Chile - Colchagua
Colchagua Valley is a relatively new region when compared with the historical Maipo Valley to the north, with a limited number of vineyards but with enormous potential especially for reds from Entre Cordillera (between mountain ranges).
The official Colchagua Valley viticultural area stretches south-east to north-west for 70 miles at its widest point. Its western boundary is formed by the coastal hills that run the length of Chile’s vast Pacific coastline. In the east, the vineyards are naturally limited by the foothills of the Andes, into which they creep further and further each year.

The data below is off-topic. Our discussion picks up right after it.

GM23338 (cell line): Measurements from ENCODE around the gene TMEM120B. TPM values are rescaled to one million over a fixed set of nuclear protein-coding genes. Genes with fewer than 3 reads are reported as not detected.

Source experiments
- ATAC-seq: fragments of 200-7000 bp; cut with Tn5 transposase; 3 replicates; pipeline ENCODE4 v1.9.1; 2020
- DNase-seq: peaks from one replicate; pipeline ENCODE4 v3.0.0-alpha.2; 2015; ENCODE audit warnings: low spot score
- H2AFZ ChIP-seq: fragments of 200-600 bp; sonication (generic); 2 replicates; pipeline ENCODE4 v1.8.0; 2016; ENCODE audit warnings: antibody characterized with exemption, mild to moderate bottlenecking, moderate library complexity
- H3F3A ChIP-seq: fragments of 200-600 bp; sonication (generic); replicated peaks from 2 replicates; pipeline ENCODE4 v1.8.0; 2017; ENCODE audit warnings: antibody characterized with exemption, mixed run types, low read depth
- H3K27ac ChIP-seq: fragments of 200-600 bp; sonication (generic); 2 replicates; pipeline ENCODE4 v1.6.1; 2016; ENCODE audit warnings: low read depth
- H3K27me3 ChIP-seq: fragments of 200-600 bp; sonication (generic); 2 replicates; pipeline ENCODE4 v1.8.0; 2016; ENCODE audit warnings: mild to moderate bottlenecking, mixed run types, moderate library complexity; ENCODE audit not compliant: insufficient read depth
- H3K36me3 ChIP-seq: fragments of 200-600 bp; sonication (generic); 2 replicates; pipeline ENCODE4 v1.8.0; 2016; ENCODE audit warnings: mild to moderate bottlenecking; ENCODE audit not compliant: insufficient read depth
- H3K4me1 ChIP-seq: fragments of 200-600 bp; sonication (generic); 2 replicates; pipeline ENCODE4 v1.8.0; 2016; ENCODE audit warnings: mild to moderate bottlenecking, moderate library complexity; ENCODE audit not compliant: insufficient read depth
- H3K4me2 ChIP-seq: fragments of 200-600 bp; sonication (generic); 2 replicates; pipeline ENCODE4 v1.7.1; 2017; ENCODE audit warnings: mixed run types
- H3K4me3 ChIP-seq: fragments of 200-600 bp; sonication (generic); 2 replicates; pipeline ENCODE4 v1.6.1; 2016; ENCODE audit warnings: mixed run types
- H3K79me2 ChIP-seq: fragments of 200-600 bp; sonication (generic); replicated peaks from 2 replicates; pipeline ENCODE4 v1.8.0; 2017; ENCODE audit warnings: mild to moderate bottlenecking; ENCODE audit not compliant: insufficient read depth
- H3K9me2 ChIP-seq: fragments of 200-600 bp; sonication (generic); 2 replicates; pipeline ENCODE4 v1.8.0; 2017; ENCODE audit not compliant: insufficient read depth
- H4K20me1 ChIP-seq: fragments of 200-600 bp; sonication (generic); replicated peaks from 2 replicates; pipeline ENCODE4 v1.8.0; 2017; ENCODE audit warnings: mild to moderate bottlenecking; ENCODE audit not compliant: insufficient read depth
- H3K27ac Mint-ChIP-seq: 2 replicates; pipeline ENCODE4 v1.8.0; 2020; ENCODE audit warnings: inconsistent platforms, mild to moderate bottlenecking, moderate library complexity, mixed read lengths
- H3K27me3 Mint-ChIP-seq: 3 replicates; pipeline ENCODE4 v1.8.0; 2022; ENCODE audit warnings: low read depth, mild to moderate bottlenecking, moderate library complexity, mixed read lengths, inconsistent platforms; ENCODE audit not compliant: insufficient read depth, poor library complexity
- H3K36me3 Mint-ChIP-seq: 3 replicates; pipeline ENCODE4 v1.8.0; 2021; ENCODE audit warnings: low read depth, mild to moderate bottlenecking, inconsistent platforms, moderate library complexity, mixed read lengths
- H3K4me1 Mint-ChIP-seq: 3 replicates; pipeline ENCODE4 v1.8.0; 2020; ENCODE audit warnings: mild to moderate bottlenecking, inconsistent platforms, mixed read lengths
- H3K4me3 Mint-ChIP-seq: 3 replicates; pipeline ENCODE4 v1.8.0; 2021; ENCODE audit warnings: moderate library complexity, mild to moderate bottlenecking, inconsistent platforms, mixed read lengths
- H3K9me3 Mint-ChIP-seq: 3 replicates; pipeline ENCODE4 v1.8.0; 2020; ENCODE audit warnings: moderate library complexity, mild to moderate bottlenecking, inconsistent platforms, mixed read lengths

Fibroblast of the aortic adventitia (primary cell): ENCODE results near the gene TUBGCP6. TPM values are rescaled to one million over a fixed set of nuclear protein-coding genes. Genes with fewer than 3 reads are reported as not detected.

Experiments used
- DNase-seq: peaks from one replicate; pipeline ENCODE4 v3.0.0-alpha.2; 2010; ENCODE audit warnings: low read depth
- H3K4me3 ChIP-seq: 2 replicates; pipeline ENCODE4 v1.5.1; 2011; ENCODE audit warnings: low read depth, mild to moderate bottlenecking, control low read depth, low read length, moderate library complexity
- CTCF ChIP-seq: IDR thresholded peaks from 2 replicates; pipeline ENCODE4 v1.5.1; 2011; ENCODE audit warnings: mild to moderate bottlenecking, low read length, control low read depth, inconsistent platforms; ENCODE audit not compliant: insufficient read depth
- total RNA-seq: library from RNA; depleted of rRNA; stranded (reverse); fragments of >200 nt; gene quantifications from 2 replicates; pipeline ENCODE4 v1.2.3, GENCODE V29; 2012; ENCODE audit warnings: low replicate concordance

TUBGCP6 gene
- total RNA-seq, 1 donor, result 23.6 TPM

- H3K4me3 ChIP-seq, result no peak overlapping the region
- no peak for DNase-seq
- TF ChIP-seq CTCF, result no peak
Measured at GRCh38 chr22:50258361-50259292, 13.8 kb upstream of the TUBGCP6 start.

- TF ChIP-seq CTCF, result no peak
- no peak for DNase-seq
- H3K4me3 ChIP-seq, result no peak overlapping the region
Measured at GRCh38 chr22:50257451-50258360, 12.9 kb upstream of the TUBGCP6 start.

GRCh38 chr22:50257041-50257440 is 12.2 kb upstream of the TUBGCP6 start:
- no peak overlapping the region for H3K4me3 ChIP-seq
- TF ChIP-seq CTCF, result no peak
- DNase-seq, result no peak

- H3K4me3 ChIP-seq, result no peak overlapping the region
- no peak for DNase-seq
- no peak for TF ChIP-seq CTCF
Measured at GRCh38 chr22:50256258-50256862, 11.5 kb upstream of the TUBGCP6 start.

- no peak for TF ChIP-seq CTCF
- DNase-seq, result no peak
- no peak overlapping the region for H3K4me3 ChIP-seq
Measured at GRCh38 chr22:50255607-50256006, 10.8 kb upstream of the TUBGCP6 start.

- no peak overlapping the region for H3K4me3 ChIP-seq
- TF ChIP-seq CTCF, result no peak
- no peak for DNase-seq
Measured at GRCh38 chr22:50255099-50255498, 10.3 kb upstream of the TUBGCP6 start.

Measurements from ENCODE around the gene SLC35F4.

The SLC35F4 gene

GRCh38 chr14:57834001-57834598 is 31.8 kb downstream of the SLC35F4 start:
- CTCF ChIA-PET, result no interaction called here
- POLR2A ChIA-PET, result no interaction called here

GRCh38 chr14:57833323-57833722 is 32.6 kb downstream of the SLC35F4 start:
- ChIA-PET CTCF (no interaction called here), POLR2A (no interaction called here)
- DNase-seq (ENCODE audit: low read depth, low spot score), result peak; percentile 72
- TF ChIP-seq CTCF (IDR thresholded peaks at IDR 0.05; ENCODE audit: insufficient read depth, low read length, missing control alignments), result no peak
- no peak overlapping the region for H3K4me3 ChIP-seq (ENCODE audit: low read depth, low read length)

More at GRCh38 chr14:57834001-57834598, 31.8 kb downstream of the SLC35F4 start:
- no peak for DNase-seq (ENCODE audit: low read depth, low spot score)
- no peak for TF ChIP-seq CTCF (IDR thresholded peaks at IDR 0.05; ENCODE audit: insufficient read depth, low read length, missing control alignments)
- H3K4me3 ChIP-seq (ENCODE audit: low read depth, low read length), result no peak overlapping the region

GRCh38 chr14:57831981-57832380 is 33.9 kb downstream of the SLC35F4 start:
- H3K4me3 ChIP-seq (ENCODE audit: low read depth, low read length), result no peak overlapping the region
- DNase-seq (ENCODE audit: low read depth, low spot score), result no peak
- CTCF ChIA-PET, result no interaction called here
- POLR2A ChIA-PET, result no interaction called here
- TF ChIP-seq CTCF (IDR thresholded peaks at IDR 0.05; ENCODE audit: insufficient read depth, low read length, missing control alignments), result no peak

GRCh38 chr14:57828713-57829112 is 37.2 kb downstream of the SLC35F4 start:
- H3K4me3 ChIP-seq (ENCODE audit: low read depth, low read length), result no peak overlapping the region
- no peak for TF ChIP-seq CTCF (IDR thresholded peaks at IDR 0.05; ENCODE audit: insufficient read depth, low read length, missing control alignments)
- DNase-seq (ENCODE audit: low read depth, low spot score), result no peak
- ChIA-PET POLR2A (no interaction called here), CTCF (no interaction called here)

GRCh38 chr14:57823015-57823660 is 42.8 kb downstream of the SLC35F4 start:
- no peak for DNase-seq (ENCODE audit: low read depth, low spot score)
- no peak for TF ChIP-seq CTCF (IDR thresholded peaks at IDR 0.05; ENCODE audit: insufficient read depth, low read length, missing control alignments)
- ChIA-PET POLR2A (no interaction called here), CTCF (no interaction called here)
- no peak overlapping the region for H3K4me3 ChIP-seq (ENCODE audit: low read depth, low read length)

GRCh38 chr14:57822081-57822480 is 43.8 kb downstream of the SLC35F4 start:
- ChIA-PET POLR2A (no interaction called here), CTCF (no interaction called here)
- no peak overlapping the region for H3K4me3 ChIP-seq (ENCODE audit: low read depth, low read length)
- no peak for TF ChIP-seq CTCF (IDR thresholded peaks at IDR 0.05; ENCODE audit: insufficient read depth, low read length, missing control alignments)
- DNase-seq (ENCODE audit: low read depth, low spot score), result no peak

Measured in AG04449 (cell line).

Colchagua is a little cooler than Maipo, but still maintains a consistently Mediterranean climate: the Pacific Ocean offers a cooling influence – necessary at a latitude of 34°S, which is closer to the Equator than any European vineyard.
The Tinguiririca River is a key feature in Colchagua. It flows along the northern edge of the region and through the town of Santa Cruz, around which many wineries are based. The river brings clear meltwater down from the Andean peaks to the valleys and vineyards below, transporting silts and clays with it and creating ideal soils and terrains for viticulture